It's beginning to sound like GNOME applications aren't even launched
by GNOME at all, but rather by systemd/dbus. Somehow.
GNOME Editor and other GIO applications work like how 16-bit Windows
applications used to work.
GNOME Terminal goes yet farther and not even the first instance is the
originally invoked process. All instances, even the first, are
"bus-activated". Depending from whether there is a per-user instance of
systemd or not, there may be a further level of indirection.
Of course, in the case where "bus activation" is configured to at least
pass things over to some proper per-user service management, the place
to set the ulimit for the likes of GNOME Terminal is in the per-user
service definition for GNOME Terminal server. With the nosh per-user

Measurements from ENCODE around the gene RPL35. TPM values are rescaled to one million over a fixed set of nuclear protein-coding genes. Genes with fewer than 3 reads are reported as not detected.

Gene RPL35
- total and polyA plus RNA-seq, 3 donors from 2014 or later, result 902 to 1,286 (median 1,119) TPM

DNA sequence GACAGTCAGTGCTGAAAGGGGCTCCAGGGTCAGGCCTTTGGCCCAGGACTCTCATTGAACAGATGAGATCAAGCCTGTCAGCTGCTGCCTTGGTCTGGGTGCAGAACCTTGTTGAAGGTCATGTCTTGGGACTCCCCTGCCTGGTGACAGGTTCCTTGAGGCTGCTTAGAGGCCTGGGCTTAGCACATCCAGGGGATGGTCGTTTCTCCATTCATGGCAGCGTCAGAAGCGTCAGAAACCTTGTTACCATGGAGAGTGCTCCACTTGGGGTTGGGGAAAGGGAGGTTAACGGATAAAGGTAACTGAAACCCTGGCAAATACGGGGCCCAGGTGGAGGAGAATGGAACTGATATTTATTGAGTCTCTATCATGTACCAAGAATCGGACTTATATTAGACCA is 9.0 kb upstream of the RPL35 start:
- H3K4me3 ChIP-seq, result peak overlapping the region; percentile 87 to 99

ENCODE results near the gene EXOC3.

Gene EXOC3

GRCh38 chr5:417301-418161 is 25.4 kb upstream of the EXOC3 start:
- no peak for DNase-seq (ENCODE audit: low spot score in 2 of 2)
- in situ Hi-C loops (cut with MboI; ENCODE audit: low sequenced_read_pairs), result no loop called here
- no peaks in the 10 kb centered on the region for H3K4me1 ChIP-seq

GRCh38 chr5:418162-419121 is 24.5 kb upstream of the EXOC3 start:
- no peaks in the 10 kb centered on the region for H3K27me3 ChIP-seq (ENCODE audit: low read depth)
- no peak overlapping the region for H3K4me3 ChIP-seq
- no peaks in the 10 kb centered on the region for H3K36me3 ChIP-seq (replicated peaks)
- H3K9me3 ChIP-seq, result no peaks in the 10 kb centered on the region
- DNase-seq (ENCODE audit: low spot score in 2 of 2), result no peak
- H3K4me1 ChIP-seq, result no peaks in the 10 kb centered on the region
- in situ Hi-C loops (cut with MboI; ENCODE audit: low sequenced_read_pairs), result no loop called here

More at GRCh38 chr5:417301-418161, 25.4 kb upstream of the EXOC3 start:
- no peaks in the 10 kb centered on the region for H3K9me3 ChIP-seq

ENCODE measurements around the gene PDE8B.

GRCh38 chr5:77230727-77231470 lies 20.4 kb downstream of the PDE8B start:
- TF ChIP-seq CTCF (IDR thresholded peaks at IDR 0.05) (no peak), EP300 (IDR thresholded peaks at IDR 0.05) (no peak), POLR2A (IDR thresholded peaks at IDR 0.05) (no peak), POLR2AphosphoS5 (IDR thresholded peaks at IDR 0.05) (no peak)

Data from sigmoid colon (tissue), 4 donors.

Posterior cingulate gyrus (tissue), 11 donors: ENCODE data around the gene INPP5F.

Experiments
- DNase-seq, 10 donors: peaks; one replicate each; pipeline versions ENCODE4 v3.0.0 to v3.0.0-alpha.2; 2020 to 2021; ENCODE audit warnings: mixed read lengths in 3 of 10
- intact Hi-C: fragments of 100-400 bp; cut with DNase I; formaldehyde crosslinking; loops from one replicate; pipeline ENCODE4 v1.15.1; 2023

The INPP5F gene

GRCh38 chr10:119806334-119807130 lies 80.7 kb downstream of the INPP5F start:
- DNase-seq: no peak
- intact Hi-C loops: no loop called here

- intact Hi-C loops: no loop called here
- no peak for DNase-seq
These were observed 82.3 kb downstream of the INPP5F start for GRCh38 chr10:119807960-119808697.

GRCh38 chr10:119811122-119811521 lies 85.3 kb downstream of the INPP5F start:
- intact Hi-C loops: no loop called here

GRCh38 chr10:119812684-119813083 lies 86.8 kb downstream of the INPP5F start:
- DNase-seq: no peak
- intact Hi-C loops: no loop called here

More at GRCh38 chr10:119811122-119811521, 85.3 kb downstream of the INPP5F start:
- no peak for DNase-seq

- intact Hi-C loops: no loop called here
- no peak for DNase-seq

service mangement, this would be the
program. With systemd per-user service management this would be a
override for /usr/lib/systemd/user/gnome-terminal-server.service .
With nosh per-user service management, there is a
$HOME/.config/service-bundles/services/gedit service, which one can
start before attempting to run the first GNOME Editor instance; which
would permit one to place ulimit and suchlike modifications in
$HOME/.config/service-bundles/services/gedit/service/run . Vanilla
GNOME Editor does not attempt to plumb into systemd's per-user service
management, as GNOME Terminal does; so there is no systemd equivalent here.